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The following narrative will, it is hoped, afford material for a just appreciation of the events that transpired in Charleston harbor to-day during those two brief but pregnant hours. It is necessary to premise, however, that in this contest every thing is so novel and unprecedented that we must be cautious in applying the old standards of judgment to a new order of events.

Terrific though the action of to-day was, it can hardly be called a battle, for the fleet only felt the outposts of the enemy, and, owing to the obstructions, it was never even able to plate it-self where it was designed to begin operations — namely, on the north-west face of Fort Sumter. It was, in fact, though not in name, yet in reality, a reconnoissance in force. Every thing was untried. Both the work to be done, and the tools with which it was to he done, were comparatively untested. We knew but imperfectly the engines we were to use against the enemy; and we knew still more imperfectly the. engines the enemy were to use against us. It is unfortunate, no doubt, that the revolution in the means and methods of offensive and defensive warfare now dawning on the world, and the urgency of the struggle in which the nation is engaged, should have necessitated the hazarding of a great battle on elements which are all but unknown. The trial, however, had to be made. It has been made, and though we are not gainers in what is always the aim of battle — direct material success — we have at least enriched our experience with that which, if rightly profited by, will yet bring success.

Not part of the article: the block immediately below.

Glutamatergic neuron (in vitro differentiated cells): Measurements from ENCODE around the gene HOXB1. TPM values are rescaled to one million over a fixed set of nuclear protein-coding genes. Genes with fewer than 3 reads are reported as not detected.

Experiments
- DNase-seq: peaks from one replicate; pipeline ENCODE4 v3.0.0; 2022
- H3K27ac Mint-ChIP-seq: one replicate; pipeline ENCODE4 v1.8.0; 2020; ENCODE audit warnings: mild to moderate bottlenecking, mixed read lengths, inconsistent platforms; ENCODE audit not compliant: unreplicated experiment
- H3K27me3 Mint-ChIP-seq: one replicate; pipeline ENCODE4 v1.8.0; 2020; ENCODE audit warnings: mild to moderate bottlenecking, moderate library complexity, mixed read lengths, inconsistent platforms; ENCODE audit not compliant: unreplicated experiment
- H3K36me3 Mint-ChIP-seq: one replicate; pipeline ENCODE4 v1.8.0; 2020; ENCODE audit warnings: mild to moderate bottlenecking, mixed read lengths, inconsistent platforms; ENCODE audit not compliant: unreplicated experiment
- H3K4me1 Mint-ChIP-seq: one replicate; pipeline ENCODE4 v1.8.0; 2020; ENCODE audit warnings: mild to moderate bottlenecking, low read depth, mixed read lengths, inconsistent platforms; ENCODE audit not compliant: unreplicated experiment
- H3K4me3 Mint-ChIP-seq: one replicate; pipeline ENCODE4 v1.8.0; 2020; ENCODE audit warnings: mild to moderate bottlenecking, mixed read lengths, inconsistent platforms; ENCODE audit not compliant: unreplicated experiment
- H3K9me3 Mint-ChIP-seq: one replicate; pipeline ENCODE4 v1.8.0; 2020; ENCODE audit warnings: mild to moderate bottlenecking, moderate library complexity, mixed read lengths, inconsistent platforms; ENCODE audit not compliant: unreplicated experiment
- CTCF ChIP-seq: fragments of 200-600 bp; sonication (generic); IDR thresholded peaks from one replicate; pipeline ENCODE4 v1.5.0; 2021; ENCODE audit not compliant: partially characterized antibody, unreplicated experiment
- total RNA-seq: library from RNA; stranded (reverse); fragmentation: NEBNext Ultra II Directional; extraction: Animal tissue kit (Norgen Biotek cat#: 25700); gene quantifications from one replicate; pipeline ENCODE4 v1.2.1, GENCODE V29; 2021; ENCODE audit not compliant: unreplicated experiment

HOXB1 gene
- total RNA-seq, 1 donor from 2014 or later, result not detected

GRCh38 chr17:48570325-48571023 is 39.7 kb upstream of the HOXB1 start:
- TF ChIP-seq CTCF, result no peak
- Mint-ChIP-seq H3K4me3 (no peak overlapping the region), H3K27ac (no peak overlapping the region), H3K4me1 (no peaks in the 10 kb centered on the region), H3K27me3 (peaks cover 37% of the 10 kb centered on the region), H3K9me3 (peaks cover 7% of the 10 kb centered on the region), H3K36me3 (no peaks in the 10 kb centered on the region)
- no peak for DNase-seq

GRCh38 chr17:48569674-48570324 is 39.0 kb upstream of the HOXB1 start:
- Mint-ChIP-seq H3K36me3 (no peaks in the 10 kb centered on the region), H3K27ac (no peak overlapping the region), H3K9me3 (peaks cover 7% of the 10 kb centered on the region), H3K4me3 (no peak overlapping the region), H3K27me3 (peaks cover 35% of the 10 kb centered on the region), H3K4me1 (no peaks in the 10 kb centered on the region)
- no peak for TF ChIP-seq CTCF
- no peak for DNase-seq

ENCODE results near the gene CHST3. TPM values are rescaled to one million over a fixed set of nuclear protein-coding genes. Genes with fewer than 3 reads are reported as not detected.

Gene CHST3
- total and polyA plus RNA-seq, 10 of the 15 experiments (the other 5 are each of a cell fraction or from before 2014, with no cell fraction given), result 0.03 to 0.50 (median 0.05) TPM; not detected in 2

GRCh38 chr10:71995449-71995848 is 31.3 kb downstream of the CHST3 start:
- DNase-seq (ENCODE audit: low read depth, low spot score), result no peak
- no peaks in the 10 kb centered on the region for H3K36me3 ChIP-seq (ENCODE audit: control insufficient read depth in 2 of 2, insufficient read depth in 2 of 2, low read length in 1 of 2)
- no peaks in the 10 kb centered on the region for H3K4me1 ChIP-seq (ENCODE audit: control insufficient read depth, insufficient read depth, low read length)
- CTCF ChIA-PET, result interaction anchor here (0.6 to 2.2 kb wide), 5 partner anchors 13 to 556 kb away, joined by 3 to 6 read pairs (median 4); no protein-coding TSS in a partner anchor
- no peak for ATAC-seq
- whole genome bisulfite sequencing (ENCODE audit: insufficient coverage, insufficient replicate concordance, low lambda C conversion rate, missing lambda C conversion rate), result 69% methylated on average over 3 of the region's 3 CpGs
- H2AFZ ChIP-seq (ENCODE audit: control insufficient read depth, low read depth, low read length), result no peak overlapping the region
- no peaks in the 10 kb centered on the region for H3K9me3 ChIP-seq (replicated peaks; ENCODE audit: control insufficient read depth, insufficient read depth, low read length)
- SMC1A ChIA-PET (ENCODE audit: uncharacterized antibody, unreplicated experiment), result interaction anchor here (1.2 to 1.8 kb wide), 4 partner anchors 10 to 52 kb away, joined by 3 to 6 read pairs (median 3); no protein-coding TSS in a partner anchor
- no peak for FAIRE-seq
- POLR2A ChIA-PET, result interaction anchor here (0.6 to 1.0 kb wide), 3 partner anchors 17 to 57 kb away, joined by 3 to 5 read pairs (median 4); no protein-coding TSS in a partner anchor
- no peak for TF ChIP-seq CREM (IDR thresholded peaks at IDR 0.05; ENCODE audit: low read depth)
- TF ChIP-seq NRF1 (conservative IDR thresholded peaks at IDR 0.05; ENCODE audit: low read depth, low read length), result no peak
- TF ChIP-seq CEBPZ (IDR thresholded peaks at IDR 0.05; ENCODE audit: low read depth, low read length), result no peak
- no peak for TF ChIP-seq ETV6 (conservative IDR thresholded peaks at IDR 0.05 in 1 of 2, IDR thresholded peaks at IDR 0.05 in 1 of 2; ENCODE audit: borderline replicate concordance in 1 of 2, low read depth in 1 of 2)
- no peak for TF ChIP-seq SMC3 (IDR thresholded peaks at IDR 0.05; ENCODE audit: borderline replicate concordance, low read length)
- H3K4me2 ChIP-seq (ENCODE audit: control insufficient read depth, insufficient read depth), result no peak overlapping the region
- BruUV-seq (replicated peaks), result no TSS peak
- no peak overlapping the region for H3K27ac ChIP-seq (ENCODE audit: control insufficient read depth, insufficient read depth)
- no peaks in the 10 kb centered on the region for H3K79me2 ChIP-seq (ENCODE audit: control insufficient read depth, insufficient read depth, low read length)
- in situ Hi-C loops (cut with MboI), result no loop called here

It would be folly for me to conceal from you that the result of this reconnoissance produces but one conviction on the mind of unprejudiced observers, the conviction of the utter insufficiency of our iron-clad fleet to take Charleston, alone. I feel it necessary at the outset, however, to indicate to you briefly the considerations that go to create this conviction, and the more so that I readily foresee that there will be some who, simply because the whole fleet was not left at the bottom of Charleston harbor, will be disposed to assert that the trial was insufficient, and will be clamorous for a renewal of it.

The result of the engagement, as already indicated, was to put out of the fight five of the nine iron-clads. One of these the Keokuk, or Whitney battery, was so horribly riddled that though she was brought out to her old anchorage, she has sunk.